Medical News Today says that “Scientists have tested a non-addictive painkiller in primates and found it to be safe and effective.”
A team of researchers in NC have developed a drug that seems to have the pain relieving properties and potential of morphine, while only requiring about 1/100th of the dose. At the same time, the new drug does not really target the opiate receptor in our brains that seem to cause addiction, and the substance also seems to be a “blocker” in much the same way that Suboxone is when it comes to blocking other opiate abuse.
So it all sounds very good on paper, and it has apparently passed clinical trials at the level of monkeys. They are about to move the testing into human phases to see if the drug can prove to be safe enough. If it is then they are going to bring it to the market.
If all of the promises come true then this could indeed be a helpful ally in the fight against opiate addiction. However, we should remain cautiously optimistic while keeping in mind a few key principles that have been learned–some would argue the hard way–through our trials with other MAT options such as methadone and suboxone.
I am not necessarily against MAT as a method of treating opiate addiction, but I want to share my experience in working with those in addiction as a cautionary note.
I think one of the biggest problems comes in when the substance abuse community starts to see an MAT option as being a “magic bullet.”
I have worked in an inpatient treatment facility for many years now. I see this scenario happen over and over again, and I think that it perfectly highlights the danger that happens very typically with MAT options. Let me run through the scenario with you a moment:
A struggling opiate addict comes into a treatment center, likely a 28 day residential program that also includes a medical detox. They go through the detox portion of treatment and they are typically given Suboxone in order to get through opiate withdrawal.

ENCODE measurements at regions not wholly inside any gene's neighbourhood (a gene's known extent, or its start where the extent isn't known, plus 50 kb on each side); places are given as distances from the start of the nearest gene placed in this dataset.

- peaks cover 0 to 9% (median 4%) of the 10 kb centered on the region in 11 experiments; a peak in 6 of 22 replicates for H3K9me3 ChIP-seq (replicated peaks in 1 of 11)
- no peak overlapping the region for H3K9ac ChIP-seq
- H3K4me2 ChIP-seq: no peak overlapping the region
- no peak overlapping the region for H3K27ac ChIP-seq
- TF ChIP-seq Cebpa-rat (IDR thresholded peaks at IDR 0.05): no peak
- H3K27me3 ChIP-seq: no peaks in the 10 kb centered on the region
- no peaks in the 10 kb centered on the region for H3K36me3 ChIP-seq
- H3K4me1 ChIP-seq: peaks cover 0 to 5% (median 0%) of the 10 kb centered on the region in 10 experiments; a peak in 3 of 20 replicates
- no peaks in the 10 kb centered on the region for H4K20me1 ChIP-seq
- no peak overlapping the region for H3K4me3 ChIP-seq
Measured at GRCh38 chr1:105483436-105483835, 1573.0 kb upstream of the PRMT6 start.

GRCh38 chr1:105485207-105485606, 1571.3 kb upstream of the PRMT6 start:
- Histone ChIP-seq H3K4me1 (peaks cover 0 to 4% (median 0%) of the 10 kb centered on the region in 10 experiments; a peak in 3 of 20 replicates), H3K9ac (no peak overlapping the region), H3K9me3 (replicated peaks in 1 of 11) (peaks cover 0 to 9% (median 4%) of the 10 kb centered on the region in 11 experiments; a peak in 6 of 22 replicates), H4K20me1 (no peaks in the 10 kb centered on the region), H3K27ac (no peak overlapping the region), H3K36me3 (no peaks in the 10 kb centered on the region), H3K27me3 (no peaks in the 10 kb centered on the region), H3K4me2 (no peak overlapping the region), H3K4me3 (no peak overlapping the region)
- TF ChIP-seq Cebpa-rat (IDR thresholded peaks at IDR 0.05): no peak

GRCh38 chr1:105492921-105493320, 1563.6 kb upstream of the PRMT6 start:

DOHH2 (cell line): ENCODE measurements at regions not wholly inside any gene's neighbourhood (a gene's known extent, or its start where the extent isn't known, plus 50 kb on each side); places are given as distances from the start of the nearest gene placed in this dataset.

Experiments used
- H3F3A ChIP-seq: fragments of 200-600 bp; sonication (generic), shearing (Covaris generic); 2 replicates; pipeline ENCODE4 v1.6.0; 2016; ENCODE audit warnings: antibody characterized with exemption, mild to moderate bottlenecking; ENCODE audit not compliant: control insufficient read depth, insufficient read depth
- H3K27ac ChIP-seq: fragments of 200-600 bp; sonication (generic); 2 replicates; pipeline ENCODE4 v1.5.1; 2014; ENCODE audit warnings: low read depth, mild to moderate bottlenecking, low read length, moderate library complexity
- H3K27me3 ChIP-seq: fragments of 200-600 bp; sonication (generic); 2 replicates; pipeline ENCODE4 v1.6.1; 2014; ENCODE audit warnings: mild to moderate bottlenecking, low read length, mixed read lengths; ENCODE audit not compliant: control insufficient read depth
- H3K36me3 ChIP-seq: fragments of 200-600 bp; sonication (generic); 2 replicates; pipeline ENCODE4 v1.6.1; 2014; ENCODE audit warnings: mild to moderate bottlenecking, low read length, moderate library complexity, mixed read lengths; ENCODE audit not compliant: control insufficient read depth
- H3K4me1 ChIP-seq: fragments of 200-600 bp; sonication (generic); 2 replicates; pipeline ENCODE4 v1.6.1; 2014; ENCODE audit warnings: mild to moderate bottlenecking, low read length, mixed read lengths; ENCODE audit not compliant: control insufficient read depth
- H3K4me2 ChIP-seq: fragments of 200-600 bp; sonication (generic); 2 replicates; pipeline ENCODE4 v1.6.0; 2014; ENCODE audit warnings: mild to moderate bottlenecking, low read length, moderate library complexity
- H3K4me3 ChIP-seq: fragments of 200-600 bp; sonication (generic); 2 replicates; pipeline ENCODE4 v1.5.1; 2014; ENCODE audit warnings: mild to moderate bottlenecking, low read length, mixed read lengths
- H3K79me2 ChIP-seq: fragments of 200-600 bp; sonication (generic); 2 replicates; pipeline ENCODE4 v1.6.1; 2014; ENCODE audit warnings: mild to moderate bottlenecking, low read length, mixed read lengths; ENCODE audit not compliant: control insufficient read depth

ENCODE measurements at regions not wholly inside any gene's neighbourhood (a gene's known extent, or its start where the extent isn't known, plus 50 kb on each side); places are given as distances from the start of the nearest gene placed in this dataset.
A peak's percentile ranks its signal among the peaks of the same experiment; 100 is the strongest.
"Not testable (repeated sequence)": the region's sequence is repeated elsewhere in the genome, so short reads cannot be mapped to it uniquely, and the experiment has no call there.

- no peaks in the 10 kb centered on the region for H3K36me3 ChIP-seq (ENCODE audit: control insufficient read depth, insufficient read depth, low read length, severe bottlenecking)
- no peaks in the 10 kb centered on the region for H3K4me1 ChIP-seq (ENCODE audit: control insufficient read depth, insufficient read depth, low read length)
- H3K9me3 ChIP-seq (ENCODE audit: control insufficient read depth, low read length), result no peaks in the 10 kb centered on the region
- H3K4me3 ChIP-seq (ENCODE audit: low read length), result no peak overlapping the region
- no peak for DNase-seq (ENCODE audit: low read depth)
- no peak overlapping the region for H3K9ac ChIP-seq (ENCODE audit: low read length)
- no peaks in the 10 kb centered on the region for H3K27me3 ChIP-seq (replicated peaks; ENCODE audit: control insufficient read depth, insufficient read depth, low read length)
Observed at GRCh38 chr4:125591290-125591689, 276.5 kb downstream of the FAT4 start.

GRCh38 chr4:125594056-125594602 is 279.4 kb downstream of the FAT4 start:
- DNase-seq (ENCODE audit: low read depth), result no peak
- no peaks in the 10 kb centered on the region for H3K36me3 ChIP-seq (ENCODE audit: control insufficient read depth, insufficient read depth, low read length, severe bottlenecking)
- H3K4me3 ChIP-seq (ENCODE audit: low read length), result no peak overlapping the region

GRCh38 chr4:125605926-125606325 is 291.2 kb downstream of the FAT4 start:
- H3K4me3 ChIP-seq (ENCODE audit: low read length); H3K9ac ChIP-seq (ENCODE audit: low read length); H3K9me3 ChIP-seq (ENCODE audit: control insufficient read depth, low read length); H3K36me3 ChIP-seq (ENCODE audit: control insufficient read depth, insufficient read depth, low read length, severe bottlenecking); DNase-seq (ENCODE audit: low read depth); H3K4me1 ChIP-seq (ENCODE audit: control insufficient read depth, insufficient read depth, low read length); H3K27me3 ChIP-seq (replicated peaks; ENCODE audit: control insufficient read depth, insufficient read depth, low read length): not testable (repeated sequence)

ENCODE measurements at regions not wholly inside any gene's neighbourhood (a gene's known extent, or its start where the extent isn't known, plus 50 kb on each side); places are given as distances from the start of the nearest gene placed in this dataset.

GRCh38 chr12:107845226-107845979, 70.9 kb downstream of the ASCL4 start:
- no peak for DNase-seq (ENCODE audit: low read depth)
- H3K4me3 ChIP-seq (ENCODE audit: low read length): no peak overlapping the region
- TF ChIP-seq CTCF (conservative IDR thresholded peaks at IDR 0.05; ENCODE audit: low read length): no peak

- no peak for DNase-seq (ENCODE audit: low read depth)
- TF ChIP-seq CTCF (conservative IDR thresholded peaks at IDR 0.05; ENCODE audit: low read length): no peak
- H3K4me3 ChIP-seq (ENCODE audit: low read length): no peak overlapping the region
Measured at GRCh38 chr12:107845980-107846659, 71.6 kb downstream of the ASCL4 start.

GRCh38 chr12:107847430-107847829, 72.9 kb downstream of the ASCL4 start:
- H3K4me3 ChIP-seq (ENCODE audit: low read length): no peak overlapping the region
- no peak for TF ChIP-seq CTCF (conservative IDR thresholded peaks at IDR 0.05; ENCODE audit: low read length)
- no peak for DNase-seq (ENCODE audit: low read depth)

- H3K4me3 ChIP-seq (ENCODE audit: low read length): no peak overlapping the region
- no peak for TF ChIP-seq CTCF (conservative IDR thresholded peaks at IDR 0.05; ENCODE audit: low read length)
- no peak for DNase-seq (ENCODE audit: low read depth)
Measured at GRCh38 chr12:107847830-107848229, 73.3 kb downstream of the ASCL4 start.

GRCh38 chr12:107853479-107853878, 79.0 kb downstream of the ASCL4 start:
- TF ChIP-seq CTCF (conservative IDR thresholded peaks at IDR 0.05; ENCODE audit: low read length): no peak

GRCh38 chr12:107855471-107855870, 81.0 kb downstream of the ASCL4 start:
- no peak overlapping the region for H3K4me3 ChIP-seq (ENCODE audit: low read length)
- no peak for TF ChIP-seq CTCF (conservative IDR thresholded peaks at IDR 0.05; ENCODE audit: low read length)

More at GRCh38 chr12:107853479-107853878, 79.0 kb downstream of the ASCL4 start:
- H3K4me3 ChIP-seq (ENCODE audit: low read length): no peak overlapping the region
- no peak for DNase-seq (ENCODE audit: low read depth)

Now the typical opiate addict has had their ups and downs, they have had their trials and their struggles with addiction, and they have likely gone through some periods of abstinence from their drug of choice. They know what withdrawal feels like and they know what it means to crave opiates.
This person has also tried to control, limit, or eliminate altogether their opiate dependence problems. They have tried various ways to limit their drug use or eliminate it entirely. And they have failed repeatedly to do so.
Most acutely they remember the physical cravings and the dependency on the opiate of their choice. They very much know what it feels like to crave opiates, to be going through serious withdrawal symptoms, and the intense relief that they got when they finally caved in and relapsed, going back to the opiate treadmill.
Keep in mind that the vast majority of alcoholics and drug addicts are not stupid people. They are not addicted because they lack intelligence. Many addicts are just as smart as the average human, some of them even smarter. It is important to understand that intellectual capacity is not the determining factor in someone who is addicted to opiates. The equation is not “stupid people get addicted, smart people avoid dependency.” That has been proven false over and over again. There are many doctors, lawyers, surgeons, and research scientists who–believe it or not–have fallen victim to alcoholism or opiate addiction. This is not about being smart or stupid.